On the other hand, EORs take over all of your HR tasks on your behalf, since they are the full legal employer.

See Also: The Best PEO Companies of 2023

Client size

While both PEOs and EORS can technically work with clients of any size, they typically work with different companies. PEOs mostly work with small or midsize businesses that need HR support, but not enough to justify hiring someone full-time.

EORs typically work with large businesses or corporations that are expanding and want to hire employees in a new country where they don’t have a legal entity established.


The cost of both PEOs and EORs varies greatly depending on how much work you need them to do. While the cost for a PEO might seem high, it’s less expensive than hiring someone full-time for many small businesses — at least up to a certain point. Many businesses hit a tipping point where the PEO costs about as much as it would to hire an HR expert full-time, and that’s when they look to expand their in-house HR team.

EORs are expensive, with prices starting at around $600 per month for each employee that you want to hire in another country. That might sound like a lot, but EORs are still far more affordable than establishing a legal entity in a new country and hiring experts who can ensure compliance with local laws. Many large companies stick with EORs for years due to the many benefits they offer.

Which service should you choose: PEO or EOR?

Both PEOs and EORs can be beneficial, depending on your unique situation. Here’s when you should choose a PEO and when you should choose an EOR:

When to choose a PEO

  • You are a small or medium-sized business that needs help with certain HR tasks.
  • You don’t have enough HR work to justify hiring someone full-time yet.
  • You want to outsource certain HR work so your team can focus on talent management and company culture.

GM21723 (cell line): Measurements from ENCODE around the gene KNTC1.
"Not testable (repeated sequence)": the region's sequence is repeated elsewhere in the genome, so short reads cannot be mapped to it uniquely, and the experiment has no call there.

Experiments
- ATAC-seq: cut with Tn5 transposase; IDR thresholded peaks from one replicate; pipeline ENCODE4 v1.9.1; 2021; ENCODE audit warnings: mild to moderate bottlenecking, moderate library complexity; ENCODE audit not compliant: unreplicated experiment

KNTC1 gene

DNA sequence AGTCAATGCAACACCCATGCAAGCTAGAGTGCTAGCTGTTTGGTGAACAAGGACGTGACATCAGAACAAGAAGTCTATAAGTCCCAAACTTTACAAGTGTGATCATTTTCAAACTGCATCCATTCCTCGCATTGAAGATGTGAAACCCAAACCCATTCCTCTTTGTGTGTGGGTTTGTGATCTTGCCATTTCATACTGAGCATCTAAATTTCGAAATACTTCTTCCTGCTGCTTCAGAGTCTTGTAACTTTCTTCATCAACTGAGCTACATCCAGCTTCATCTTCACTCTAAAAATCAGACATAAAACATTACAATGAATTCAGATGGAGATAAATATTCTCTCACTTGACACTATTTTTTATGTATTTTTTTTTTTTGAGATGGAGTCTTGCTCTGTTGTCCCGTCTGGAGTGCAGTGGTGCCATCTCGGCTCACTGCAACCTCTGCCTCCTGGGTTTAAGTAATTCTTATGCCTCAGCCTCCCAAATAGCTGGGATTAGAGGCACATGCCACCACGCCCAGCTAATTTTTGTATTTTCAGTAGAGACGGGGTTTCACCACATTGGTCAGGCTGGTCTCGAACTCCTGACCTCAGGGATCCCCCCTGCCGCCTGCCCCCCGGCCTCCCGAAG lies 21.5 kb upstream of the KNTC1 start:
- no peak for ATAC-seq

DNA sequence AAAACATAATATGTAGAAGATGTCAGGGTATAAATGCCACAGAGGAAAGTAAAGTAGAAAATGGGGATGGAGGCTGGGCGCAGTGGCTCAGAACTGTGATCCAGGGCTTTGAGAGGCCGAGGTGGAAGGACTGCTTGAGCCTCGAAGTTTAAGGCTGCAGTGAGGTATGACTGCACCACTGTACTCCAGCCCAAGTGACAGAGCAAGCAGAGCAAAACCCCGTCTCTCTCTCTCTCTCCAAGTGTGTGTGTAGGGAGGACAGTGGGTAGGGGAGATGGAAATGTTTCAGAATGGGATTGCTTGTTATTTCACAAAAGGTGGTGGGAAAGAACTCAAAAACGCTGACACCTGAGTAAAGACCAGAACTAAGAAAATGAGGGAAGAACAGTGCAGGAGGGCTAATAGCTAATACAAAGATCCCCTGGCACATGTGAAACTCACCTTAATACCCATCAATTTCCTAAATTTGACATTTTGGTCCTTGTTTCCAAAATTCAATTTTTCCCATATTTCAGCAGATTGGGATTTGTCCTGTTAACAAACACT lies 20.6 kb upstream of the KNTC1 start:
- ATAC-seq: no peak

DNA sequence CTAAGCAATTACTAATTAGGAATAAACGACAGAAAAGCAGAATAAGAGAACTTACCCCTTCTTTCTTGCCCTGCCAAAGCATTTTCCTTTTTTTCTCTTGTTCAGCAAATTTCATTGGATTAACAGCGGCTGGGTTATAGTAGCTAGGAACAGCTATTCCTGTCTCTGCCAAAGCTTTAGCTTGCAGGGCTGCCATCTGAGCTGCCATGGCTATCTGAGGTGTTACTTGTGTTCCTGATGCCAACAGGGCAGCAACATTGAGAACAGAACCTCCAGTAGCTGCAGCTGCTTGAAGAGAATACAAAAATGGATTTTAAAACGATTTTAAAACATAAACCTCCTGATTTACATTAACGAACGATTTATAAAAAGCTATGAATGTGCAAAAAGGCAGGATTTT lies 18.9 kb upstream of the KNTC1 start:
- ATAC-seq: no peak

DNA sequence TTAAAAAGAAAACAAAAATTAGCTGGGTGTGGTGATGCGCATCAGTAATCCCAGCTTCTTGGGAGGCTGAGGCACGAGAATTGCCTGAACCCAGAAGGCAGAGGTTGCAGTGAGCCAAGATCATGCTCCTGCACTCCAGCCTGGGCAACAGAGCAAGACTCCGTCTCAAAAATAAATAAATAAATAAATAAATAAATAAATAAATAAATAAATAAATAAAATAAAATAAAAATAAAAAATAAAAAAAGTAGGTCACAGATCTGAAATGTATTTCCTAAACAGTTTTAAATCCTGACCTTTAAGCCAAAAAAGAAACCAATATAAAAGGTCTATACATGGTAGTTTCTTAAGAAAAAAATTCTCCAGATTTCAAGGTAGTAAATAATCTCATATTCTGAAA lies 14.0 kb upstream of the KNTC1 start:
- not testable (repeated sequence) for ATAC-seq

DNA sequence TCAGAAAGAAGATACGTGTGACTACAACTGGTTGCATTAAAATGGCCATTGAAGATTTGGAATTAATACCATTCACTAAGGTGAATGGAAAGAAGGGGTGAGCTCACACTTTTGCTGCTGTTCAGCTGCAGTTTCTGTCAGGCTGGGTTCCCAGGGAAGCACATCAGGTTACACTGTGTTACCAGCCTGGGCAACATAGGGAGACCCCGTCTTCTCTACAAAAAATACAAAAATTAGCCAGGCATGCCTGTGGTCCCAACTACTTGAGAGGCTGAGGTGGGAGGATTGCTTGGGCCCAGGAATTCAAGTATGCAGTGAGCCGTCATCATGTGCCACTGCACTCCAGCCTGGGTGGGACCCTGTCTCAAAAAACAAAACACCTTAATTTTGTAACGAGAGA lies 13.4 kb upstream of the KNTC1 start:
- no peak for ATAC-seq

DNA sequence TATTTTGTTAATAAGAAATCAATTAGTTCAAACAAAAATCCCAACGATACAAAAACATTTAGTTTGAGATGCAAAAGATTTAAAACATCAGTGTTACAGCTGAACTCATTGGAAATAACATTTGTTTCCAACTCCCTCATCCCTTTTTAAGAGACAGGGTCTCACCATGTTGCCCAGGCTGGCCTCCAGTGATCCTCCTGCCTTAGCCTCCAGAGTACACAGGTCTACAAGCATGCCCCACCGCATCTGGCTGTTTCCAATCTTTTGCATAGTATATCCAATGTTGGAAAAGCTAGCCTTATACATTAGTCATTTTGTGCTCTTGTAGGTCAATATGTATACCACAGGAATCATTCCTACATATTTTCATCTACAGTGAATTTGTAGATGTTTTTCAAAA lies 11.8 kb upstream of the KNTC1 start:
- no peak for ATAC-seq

• You want flexibility in which HR tasks you outsource.
  • You want additional support for legal compliance.
  • You already have a legal entity set up in the country you want to hire the PEO.

When to choose an EOR

  • You are a large business looking to expand into a new country.
  • You want to offer the workers benefits as part of a competitive compensation package.
  • You do not have a legal entity set up in the country where you want to hire workers.
  • You are looking for a company that can assume the legal risk on your behalf.
  • You are seeking an organization that will act as the official employer.

If both PEOs and EORs sound like too much for your needs, then check out our recommendations for the best payroll software and the best HR software.

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Rippling is the first way for businesses to manage all of their HR, IT, and Finance — payroll, benefits, computers, apps, corporate cards, expenses, and more — in one unified workforce platform. By connecting every business system to one source of truth for employee data, businesses can automate all of the manual work they normally need to do to make employee changes.

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Deel’s full-suite of HR tools allows companies to manage the entire employee lifecycle—from recruitment and onboarding and beyond—in 150 countries. All this from a single, easy to use interface. US and Global Payroll allows you to pay any type of worker in 100+ countries, and all 50 states, in whatever currency you choose. And with 200+ in-house legal experts and entities in 120+ countries, using Deel means you’ll always be compliant with local regulations.